CASA LA PALMA MOVES IN uPStAIrS
Craig Harding’s popular Dundas West spot gets a swank second storey complete with rooftop patio
Casa La Palma ( 849 Dundas West, at Euclid) is the brand- new second- floor restaurant and bar above La Palma. The name means “house,” which chef Craig Harding and designer Alexandra Hutchison take to a logical extension with a swank, loungey interior featuring modular sofas, an intimate dining room and artful- yet- snacky small plates.
“We wanted it to feel a bit residential,” says Hutchison, adding she and
the rest of the team were inspired by the coziness and communality of spaces like Soho House. “We wanted to create a space where people felt like they belonged.”
The plan, according to Hutchison and exec chef Julian D’Ippolito, was always to extend La Palma to the second floor; back when the spot opened last summer, they were already teasing what will, this spring, become Dundas West’s only rooftop patio.
What they weren’t necessarily
counting on was La Palma’s runaway success – or the instant demand for event bookings. “Before we even opened downstairs, there were emails coming through,” D’Ippolito recalls. “We were like — what are we getting ourselves into?”
That clashed with their desire to keep La Palma as a casual neighbourhood joint: “It’s a big decision to close down when people are relying on you to be open on a Tuesday night when they feel like spaghetti,” Hutchison says.
So Hutchison designed Casa with those parties in mind, creating distinct spaces within the white- oakswathed room. At the centre, there’s a “living room” with a fire feature and low- slung couches done up in a dark floral print. Toward the back, there’s a private dining area, sectioned off with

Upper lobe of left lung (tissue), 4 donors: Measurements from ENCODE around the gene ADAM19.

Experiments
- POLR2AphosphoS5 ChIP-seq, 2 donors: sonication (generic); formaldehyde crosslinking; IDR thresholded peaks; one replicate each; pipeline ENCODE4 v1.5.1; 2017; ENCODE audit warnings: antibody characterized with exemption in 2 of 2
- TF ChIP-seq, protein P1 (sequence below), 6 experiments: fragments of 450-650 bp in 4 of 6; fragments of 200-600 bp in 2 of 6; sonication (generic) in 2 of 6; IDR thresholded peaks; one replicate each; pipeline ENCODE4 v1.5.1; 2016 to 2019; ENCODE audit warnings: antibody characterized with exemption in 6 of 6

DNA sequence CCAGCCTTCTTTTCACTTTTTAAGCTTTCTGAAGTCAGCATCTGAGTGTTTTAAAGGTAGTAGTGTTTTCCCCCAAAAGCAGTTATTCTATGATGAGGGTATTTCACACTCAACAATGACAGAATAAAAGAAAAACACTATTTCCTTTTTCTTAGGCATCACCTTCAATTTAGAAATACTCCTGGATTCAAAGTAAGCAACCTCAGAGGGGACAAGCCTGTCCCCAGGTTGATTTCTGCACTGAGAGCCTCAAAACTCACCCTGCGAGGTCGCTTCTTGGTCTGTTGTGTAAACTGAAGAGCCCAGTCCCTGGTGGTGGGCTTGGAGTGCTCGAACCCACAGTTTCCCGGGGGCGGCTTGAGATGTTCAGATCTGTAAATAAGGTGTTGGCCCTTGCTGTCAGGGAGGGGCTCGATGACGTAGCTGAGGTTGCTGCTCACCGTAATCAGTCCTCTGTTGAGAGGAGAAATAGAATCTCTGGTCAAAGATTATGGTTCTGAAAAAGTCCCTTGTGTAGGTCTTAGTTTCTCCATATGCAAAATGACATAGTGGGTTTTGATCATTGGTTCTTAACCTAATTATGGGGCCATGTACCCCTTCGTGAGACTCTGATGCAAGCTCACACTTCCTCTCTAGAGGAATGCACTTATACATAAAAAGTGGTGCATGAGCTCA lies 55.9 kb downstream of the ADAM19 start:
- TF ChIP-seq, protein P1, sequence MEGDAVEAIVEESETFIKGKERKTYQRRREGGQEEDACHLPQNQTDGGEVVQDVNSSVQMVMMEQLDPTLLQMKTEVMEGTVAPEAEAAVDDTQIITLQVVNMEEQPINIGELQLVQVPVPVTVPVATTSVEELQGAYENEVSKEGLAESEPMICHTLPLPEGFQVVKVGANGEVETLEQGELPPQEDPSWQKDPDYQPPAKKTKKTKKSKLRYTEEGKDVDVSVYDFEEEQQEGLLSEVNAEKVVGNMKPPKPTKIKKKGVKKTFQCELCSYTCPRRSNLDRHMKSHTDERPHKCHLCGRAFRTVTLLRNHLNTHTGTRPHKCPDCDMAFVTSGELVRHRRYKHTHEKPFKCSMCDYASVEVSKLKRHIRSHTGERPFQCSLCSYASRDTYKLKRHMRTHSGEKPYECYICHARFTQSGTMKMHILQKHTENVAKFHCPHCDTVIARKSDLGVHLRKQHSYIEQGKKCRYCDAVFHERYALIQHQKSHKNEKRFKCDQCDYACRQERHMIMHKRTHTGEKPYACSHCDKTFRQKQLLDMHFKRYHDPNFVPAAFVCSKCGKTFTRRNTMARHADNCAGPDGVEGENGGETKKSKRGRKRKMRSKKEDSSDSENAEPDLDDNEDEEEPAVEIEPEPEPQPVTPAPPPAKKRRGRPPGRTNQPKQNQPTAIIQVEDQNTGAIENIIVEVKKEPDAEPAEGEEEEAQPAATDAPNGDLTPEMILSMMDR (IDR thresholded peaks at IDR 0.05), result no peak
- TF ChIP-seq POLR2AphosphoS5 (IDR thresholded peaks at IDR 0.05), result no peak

massive custom- made doors that can accommodate parties or even overflow dining from La Palma. The bar, meanwhile, is lined with mod lamps ( designed with local lighting firm Anony) that diners can huddle around for an intimate glow. Even the patio is set to feature a mini private dining room, which could double as a raw bar or DJ booth.
At first, the plan was for Casa to double up on La Palma’s menu – but that quickly proved, D’Ippolito said, to be a logistical nightmare. Instead, Casa has its own kitchen, which serves a light, largely pescatarian menu made up largely of new items. Some of the best- received dishes so far, D’Ippolito adds, have been the vegan and vegetarian items, including deep- fried delicata squash rings and pea falafel bites. There are no big mains and many dishes don’t even need silverware – perfect for casual snacking on the sofas.
So far, diners seem to be going with that lived- in, residential feeling. Hutchison said she was thrilled when a friend’s five- year- old took one look at the couches, immediately kicked off her shoes and did a bellyflop.
“We want people to really enjoy it as a hospitality space, in the way they would enjoy entertaining at home,” Hutchison says – even if that means putting your feet up or accidentally knocking over your wine. “There are so many great restaurants in this city, and so many beautiful rooms. We thought this strip could use something loungey and homey, and something our guests could put their own kind of mark on.”
Casa La Palma’s beef tartare ( clockwise from top), pea falafel, lobster rolls, tempura squash, swordfish carpaccio and ( centre) roasted celeriac.